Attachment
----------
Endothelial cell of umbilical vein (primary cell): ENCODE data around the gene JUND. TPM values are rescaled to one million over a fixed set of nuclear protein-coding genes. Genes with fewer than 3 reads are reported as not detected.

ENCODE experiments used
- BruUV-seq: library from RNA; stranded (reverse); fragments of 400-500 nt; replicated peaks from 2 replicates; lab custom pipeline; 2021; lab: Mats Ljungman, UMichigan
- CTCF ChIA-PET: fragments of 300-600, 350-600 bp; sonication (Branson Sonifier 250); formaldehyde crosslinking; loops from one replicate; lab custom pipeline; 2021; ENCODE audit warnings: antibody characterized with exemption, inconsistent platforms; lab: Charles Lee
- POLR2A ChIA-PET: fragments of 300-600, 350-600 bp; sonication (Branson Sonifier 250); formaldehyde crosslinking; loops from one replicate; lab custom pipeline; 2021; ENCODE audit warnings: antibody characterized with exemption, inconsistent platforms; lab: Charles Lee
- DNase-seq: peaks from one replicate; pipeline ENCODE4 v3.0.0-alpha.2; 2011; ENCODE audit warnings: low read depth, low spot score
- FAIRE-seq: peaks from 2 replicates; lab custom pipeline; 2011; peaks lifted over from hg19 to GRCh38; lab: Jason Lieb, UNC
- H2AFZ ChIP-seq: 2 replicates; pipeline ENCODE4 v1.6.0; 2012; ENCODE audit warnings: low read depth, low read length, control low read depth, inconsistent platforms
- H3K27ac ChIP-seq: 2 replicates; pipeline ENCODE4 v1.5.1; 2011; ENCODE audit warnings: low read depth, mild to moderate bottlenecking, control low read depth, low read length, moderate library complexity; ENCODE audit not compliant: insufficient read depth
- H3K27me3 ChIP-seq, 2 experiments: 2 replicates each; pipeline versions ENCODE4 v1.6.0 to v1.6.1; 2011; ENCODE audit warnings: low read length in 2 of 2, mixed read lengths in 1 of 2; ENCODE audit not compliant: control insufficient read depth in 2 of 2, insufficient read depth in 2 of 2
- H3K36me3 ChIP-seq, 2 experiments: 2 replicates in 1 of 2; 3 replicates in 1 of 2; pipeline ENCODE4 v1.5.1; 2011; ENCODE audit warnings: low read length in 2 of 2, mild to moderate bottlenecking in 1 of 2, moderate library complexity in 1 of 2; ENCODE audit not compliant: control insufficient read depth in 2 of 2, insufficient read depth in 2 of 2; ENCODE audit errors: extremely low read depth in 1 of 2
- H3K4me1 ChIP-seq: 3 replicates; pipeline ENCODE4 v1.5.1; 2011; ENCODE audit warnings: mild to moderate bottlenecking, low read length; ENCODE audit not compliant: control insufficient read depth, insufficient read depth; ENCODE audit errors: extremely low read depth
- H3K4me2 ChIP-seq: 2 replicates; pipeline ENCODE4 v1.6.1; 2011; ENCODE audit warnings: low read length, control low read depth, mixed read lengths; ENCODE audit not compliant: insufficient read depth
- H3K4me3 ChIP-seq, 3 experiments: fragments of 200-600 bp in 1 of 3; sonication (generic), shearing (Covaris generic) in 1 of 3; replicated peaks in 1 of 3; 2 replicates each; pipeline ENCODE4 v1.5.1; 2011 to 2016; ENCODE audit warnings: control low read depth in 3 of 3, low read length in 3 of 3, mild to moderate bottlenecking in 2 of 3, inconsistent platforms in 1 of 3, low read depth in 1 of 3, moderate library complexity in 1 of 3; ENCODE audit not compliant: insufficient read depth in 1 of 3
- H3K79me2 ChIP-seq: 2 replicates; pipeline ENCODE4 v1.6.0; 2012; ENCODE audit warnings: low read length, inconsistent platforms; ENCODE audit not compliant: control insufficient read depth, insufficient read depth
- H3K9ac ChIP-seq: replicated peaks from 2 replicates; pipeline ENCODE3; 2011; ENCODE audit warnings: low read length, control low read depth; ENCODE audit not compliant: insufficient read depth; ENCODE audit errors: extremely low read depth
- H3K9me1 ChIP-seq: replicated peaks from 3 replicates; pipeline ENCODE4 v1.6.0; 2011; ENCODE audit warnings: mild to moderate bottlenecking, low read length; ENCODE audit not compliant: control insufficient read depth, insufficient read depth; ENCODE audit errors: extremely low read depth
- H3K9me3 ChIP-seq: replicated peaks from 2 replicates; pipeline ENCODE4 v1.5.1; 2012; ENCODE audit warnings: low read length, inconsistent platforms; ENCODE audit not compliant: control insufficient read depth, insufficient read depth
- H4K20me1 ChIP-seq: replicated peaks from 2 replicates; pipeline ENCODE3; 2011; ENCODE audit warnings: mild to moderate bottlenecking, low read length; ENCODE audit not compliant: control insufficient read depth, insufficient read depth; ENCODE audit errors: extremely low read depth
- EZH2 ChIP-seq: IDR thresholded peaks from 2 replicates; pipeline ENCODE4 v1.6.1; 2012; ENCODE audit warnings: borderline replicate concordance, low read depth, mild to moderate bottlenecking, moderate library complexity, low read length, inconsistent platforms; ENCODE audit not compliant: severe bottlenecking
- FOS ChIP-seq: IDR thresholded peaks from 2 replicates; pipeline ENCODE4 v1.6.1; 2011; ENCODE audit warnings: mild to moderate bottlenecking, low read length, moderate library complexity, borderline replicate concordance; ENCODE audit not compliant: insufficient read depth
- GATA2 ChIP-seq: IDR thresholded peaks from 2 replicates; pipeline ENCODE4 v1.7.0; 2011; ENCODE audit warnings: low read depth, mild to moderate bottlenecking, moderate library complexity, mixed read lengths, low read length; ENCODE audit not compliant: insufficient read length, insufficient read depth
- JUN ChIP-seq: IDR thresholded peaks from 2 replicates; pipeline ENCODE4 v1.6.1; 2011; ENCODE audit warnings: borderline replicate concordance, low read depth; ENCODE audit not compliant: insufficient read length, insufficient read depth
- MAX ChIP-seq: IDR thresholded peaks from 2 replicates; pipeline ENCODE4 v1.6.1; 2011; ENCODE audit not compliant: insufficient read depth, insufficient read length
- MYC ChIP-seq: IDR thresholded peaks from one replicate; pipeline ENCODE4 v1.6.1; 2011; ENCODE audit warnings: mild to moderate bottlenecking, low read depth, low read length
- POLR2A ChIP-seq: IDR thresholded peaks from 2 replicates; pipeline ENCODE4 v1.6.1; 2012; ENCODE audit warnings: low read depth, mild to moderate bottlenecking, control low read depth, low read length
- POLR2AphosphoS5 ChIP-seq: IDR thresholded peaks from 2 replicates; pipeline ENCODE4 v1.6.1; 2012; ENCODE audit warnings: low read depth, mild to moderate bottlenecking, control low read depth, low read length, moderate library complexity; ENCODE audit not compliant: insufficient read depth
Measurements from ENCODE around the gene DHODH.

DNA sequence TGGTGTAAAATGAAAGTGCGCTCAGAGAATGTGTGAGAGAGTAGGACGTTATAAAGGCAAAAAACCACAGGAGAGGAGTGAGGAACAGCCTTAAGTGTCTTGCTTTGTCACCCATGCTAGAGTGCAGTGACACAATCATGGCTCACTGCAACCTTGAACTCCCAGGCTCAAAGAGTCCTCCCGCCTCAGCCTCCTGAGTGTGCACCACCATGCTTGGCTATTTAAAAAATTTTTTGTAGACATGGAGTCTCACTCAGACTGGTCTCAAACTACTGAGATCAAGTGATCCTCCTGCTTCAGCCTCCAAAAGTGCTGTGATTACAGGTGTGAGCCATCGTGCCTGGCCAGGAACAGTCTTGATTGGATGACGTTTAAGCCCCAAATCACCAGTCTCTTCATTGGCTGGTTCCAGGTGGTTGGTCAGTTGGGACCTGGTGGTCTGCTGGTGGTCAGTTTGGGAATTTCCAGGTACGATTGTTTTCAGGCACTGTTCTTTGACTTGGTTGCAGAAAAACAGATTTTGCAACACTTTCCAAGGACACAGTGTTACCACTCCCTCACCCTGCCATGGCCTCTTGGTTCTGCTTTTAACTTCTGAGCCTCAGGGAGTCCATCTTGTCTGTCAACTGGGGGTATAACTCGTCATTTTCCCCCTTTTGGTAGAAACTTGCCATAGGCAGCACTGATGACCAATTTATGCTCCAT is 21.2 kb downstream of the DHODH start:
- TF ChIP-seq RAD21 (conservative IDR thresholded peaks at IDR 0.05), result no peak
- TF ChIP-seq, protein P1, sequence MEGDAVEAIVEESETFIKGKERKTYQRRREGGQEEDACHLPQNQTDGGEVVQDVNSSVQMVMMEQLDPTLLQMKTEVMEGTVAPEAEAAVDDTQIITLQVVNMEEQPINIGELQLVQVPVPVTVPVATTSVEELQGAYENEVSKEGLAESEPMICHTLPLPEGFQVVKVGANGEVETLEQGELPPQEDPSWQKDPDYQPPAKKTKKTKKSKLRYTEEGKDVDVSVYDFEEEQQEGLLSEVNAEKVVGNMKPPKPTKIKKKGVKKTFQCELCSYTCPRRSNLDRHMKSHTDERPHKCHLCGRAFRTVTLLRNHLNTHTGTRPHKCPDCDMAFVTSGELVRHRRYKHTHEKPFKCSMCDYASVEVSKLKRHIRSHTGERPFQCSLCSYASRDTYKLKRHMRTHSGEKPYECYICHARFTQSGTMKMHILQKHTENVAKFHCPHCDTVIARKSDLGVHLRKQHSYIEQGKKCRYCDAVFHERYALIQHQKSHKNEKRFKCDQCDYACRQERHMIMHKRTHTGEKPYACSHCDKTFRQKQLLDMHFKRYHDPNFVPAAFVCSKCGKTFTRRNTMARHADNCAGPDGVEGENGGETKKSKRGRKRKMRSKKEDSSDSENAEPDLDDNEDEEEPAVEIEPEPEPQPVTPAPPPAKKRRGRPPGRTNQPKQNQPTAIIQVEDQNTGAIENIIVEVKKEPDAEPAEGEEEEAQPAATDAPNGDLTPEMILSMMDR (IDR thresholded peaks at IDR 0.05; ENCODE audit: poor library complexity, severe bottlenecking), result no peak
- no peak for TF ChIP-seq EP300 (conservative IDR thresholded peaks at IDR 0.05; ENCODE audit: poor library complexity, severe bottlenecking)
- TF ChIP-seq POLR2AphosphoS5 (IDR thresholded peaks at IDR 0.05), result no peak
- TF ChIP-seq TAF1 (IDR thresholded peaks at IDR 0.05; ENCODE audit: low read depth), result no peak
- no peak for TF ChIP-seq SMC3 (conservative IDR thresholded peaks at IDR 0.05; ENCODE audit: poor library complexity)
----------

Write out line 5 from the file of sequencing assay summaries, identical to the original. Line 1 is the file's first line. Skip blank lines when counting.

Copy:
- POLR2A ChIA-PET: fragments of 300-600, 350-600 bp; sonication (Branson Sonifier 250); formaldehyde crosslinking; loops from one replicate; lab custom pipeline; 2021; ENCODE audit warnings: antibody characterized with exemption, inconsistent platforms; lab: Charles Lee